Cause and Effect in European Politics and Law

Greek debt restructuring after all happened but is this the end?

Ralitsa Kovacheva, July 25, 2011

The forecast made by euinside, that there would be restructuring of the Greek debt after all, has come true. In February, we predicted that by autumn there would be real actions on the matter: “The idea of restructuring the Greek debt is no longer a taboo in the EU. Moreover, the necessary conditions for this to happen in the most painless way apparently are being prepared - the changes in the rescue fund for the euro area, the Pact for Competitiveness, the stress testing, the European framework for crisis management in the financial sector. From this perspective and given the need some uncomfortable truths finally to be addressed openly, it seems a realistic possibility debts to be counted in the autumn (after the proverb that sheep are being counted in the autumn).”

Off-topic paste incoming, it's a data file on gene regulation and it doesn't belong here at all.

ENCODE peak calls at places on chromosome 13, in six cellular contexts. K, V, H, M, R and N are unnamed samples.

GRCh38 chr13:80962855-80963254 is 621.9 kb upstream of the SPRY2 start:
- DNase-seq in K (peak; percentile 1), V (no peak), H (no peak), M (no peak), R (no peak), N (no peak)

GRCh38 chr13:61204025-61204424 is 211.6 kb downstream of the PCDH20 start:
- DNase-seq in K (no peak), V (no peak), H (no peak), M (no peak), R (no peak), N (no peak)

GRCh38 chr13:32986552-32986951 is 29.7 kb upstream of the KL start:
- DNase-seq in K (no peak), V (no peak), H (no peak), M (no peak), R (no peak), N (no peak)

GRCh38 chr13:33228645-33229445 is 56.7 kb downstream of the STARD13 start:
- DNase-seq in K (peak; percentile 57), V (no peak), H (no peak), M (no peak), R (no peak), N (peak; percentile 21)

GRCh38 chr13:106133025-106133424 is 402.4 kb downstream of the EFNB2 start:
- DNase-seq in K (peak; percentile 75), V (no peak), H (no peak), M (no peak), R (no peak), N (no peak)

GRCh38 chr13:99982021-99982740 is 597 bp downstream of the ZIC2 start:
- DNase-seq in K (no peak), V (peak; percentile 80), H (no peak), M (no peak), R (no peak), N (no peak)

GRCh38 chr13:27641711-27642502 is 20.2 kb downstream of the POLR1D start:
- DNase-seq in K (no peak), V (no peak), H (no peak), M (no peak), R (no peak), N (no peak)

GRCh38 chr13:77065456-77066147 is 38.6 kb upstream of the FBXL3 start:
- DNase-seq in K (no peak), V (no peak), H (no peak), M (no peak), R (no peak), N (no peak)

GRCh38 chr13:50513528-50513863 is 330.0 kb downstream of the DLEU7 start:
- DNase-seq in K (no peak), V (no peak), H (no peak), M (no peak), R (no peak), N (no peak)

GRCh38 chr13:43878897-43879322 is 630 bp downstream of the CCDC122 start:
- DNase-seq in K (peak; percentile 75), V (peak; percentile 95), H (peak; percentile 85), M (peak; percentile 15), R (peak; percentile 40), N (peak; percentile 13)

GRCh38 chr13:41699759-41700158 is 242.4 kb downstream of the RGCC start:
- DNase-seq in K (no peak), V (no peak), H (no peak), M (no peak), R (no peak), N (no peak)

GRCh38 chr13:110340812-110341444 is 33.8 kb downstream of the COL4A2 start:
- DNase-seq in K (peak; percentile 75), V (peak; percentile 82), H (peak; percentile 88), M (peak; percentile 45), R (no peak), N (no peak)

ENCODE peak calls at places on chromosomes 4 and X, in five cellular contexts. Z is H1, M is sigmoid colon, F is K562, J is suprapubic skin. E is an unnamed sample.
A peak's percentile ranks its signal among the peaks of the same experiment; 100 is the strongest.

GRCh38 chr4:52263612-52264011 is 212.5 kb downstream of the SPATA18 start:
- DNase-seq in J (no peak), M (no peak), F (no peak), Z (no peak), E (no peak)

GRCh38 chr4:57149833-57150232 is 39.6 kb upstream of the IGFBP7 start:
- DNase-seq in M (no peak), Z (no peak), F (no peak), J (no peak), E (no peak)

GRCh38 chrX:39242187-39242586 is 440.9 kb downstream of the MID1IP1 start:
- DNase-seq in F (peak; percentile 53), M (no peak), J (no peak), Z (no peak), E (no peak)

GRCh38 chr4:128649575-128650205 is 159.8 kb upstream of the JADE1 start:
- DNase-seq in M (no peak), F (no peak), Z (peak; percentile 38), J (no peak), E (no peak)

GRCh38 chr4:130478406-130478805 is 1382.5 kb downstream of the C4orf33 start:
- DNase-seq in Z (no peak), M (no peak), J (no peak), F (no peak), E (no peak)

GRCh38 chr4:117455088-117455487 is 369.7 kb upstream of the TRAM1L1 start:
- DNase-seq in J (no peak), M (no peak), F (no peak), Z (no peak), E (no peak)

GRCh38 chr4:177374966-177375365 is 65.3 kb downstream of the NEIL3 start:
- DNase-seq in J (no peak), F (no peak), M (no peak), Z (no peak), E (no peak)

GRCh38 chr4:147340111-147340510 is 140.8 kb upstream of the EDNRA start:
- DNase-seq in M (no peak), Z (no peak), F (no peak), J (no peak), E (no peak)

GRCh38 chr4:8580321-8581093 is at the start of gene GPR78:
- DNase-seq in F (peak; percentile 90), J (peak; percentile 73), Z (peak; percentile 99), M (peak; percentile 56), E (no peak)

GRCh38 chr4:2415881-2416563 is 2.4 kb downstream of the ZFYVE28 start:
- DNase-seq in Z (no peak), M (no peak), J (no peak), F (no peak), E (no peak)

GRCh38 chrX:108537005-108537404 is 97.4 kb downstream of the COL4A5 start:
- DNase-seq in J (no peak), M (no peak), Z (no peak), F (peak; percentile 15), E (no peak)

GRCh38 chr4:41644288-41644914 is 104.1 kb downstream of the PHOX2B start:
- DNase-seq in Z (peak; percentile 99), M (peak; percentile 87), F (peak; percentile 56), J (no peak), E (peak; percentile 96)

It turned out that our forecast came true sooner than expected, because of increased pressure of the financial markets on Greece itself, on the one hand, and on the other - on the EU to take decisive measures to address the debt crisis in the eurozone as a whole. Unfortunately, despite being in the right direction, the decisions of the euro area leaders, taken at their last summit, are unlikely to bring down the Greek debt to a sustainable level. So in this respect we can expect additional measures will be needed.

What are your predictions for the development of the situation? Share them as comments below this text.